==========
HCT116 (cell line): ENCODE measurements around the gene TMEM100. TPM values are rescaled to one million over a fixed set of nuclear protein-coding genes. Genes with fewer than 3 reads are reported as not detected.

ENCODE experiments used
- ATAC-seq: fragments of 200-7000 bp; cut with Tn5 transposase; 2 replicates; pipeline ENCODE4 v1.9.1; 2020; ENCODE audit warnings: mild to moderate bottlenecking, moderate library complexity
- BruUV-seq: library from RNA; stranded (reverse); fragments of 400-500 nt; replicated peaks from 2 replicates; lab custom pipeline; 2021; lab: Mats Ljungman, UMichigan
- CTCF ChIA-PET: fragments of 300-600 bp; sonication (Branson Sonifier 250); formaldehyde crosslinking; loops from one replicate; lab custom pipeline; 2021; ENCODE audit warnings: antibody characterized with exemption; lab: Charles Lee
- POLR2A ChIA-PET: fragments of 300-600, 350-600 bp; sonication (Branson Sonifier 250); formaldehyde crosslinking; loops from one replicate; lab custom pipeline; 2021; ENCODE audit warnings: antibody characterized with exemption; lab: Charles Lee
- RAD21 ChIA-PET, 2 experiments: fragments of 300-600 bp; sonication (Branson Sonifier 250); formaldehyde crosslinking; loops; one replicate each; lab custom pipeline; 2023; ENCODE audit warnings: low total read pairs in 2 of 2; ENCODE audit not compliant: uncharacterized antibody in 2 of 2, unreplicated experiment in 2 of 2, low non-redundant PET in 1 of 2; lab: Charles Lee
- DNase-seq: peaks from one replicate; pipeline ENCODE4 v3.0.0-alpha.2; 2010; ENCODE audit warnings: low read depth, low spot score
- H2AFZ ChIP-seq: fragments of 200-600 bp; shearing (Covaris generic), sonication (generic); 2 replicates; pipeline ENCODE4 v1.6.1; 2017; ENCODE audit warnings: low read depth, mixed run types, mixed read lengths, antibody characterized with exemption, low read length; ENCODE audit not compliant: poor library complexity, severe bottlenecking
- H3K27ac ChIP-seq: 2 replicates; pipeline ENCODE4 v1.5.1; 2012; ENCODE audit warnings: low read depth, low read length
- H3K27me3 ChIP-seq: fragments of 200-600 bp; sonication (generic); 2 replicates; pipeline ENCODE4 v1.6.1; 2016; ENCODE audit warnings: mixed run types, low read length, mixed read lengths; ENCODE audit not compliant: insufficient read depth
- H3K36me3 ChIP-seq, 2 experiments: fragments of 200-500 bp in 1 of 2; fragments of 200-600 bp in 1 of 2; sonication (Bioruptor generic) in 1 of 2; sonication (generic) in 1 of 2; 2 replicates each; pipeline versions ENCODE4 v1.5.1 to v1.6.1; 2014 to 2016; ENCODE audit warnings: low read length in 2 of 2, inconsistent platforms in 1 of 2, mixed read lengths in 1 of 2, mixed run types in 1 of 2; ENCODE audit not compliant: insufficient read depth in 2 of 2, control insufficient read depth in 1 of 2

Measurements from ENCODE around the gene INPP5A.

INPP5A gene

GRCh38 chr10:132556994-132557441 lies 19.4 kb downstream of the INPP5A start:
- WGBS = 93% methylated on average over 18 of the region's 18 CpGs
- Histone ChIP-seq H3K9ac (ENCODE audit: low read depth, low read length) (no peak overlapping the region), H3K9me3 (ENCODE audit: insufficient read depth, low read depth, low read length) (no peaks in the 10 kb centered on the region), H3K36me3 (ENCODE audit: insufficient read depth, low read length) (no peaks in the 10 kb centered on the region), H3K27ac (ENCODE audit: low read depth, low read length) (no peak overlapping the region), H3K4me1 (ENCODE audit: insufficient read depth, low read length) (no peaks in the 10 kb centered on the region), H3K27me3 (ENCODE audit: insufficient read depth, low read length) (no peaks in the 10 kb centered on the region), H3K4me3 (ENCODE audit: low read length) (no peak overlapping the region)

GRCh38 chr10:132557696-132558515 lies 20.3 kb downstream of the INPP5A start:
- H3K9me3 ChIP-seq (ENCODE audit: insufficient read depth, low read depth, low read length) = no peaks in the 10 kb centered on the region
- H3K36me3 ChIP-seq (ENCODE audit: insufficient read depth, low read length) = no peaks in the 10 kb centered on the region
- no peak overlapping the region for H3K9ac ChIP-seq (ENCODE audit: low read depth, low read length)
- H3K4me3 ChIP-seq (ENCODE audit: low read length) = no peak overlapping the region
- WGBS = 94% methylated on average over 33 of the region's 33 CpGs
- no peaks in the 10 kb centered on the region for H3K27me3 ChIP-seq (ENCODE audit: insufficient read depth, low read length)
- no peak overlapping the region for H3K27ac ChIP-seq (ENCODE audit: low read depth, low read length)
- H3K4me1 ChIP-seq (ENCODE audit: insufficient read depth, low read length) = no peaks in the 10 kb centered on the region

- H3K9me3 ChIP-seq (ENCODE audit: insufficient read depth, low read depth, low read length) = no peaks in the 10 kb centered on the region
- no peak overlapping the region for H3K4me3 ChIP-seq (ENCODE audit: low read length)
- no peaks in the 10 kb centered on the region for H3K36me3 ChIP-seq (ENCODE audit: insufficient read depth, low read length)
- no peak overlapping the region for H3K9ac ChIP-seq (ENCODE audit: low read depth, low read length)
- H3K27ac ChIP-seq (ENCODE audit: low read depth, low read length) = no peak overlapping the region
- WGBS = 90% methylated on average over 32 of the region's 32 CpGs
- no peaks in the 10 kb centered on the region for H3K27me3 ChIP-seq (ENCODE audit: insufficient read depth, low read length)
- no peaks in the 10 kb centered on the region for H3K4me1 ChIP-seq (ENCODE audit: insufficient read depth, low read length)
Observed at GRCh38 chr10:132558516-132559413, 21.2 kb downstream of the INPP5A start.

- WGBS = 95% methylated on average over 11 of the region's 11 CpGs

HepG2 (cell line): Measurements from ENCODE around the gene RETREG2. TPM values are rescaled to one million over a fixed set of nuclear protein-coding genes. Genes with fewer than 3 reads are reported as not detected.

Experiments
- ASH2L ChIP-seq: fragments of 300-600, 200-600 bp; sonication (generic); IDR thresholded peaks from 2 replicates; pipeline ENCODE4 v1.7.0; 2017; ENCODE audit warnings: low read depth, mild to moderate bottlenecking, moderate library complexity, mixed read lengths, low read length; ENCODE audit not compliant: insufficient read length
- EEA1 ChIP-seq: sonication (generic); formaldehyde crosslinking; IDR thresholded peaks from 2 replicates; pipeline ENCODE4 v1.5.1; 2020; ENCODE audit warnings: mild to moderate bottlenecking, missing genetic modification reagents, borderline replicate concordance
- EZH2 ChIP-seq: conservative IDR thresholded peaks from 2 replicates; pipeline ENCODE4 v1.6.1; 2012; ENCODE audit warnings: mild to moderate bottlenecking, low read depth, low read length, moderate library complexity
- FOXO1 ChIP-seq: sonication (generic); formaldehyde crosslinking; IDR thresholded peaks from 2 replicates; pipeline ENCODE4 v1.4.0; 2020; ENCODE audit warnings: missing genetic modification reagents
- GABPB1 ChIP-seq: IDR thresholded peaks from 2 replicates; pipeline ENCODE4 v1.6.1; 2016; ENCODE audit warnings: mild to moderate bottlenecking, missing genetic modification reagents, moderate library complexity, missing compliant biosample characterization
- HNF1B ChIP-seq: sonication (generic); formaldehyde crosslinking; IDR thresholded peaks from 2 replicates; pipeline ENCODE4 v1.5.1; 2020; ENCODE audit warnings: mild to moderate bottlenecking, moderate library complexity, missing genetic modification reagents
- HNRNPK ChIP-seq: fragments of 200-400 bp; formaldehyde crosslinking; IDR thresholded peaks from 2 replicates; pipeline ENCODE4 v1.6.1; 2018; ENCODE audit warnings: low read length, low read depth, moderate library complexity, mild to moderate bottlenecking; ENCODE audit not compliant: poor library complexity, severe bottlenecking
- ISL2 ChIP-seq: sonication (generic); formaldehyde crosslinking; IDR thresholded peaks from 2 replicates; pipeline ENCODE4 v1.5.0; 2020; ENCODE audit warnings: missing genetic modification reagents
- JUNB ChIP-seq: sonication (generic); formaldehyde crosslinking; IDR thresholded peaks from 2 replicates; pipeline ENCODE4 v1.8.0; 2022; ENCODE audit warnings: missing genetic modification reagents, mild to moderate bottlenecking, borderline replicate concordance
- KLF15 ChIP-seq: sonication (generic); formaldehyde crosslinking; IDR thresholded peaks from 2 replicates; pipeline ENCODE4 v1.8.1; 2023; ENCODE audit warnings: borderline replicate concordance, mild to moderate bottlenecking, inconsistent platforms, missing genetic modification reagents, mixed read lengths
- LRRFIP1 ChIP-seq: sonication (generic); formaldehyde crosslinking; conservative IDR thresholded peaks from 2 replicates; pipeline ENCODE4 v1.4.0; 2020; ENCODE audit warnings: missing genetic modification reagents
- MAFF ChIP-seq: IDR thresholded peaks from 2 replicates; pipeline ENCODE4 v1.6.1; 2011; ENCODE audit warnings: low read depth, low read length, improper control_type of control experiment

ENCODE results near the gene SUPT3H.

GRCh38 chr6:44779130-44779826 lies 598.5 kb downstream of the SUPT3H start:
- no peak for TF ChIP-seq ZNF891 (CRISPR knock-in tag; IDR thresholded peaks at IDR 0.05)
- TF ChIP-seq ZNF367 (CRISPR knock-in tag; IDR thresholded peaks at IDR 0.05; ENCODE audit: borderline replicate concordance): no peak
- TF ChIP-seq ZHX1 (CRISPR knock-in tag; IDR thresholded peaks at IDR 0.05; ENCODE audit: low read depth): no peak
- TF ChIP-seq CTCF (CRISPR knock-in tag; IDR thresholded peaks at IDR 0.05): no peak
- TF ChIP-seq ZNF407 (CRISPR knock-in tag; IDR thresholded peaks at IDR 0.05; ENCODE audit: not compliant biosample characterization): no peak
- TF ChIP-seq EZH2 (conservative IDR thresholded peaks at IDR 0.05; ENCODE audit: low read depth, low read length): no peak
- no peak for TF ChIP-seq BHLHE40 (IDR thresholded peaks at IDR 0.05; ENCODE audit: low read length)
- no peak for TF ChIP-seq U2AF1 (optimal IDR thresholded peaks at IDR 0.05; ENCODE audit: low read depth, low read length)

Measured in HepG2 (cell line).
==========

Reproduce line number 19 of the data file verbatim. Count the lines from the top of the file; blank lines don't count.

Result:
- H3K9me3 ChIP-seq (ENCODE audit: insufficient read depth, low read depth, low read length) = no peaks in the 10 kb centered on the region